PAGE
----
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Why I Don't Care About A Declining Share Price

|Includes: LinnCo, LLC (LNCOQ), NMM, O

I should qualify that a bit:

I don't care about the share price until I actually sell the stock.

I am a dividend investor. Not a value or a growth stock investor. Or any combination of those three things.

I consider myself conservative and maybe even very conservative.

I wish I could always do a good job of picking stocks that will increase over time but time has taught me that I can not.

Dividends on the other hand are an easier quantity or actually quality for me to understand. If I buy a stock for $20 per share and the dividend is $2 per share per year I know what I will gain each year on a percentage basis. 10%; right?

That is the amount over and above what I will receive as a return on investment, per year, on my original investment; 10%.

So, to my mind, that is the number that is important to me when I hit the "confirm" icon at Merril

But don't think I simply set it and forget it. Not by a long shot! I always have my eye on two factors going forward. One is the continuation of the dividend. Not the yield, but the actual amount. The $2.00. I want to make sure that the return on my original investment remains the same at 10%. If it dips a little to 9% or goes up to 11% that is the only number that interests me. I do not pull my hair out over bad days or weeks or even months. Or even years! I put in $20 and as long as I get back $2 per year I am happy.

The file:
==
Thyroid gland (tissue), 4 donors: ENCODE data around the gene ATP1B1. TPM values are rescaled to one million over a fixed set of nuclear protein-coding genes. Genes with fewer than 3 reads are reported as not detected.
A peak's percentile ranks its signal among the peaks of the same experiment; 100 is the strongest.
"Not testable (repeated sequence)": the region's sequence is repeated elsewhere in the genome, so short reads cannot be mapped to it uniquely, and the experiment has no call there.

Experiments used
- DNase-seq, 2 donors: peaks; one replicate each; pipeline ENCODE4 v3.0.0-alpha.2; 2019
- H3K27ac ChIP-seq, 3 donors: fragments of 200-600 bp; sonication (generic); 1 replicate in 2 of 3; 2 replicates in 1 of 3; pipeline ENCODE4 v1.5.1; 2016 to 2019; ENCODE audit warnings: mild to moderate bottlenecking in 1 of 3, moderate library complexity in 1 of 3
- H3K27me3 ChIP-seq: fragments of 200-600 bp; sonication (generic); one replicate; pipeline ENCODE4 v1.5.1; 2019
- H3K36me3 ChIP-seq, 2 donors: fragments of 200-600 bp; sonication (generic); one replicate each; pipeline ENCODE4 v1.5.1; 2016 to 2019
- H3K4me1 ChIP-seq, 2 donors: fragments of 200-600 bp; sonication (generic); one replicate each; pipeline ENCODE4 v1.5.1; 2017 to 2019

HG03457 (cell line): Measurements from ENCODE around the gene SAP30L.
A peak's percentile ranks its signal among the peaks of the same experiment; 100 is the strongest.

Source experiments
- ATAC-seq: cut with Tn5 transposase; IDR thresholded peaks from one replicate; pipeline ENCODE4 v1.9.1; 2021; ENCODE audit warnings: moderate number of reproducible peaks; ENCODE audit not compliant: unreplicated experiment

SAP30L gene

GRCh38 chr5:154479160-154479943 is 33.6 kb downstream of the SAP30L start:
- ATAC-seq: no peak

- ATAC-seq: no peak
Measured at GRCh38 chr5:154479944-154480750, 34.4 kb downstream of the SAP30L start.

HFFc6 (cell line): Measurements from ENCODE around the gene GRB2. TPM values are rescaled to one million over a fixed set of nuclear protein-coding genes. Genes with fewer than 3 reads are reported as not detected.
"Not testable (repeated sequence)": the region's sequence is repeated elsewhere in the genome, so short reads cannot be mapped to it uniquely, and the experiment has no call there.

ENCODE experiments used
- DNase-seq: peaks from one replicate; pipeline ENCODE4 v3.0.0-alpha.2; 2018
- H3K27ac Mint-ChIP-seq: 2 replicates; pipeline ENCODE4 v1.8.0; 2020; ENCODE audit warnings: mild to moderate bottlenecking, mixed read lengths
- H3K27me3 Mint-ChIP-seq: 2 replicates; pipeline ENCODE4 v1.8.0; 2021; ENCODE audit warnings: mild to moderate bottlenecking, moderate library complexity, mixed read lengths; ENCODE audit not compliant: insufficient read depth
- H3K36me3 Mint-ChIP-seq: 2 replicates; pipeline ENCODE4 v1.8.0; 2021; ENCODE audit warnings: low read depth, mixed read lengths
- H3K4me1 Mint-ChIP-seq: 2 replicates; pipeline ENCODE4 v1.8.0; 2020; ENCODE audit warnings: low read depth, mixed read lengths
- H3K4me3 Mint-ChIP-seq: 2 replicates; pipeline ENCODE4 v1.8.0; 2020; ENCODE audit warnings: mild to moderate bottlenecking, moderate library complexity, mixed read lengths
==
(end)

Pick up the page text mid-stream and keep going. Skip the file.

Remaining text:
So, now to the share price. Call me crazy but from the moment I purchase my shares, and going forward, I hope and pray that the share price drops! Why?! Dividend reinvest! Otherwise affectionately known as DRIPs. Because I choose to reinvest that $2 per share into new shares, obviously I would like to be getting those shares at a lower price.

Remember, I am watching for news that the dividend will be maintained or changed. But that is all. In the meantime my gains are compounding. The lower the shareprice, the faster they gain. My expectation is because of the compunding, the loss to inflation is mitigated.

But here's the catch: one day I may decide to sell that stock. And at that time I will want my share price to be the same or higher than what I purchased the share prices for. I am growing 10% compounding per year for each year I own the stock and the dividend stays the same. But if the stock price is lower, it takes a serious bite out of the overall return on investment. If it is at least the same, that 10% compounding becomes realized. And if it is higher, even better. Because now I own a lot more shares.

And here's the beauty of being a dividend investor: I may decide to never sell. A growth or value investor has zero return on investment until he or she sells. There is nothing going on in between. So the day the stock is sold better be an up day for that stock. If it's a bad month or year, that investor is up a creek without a paddle. And if the share price after several years of being owned happens to trade at the same price it was purchased for because of market timing, that person has made a bad investment.

If my share price trades at the same price I purchased it for I am up on my original investment. Way up!

Why am I wrong?

Disclosure: The author is long LNCO, NMM.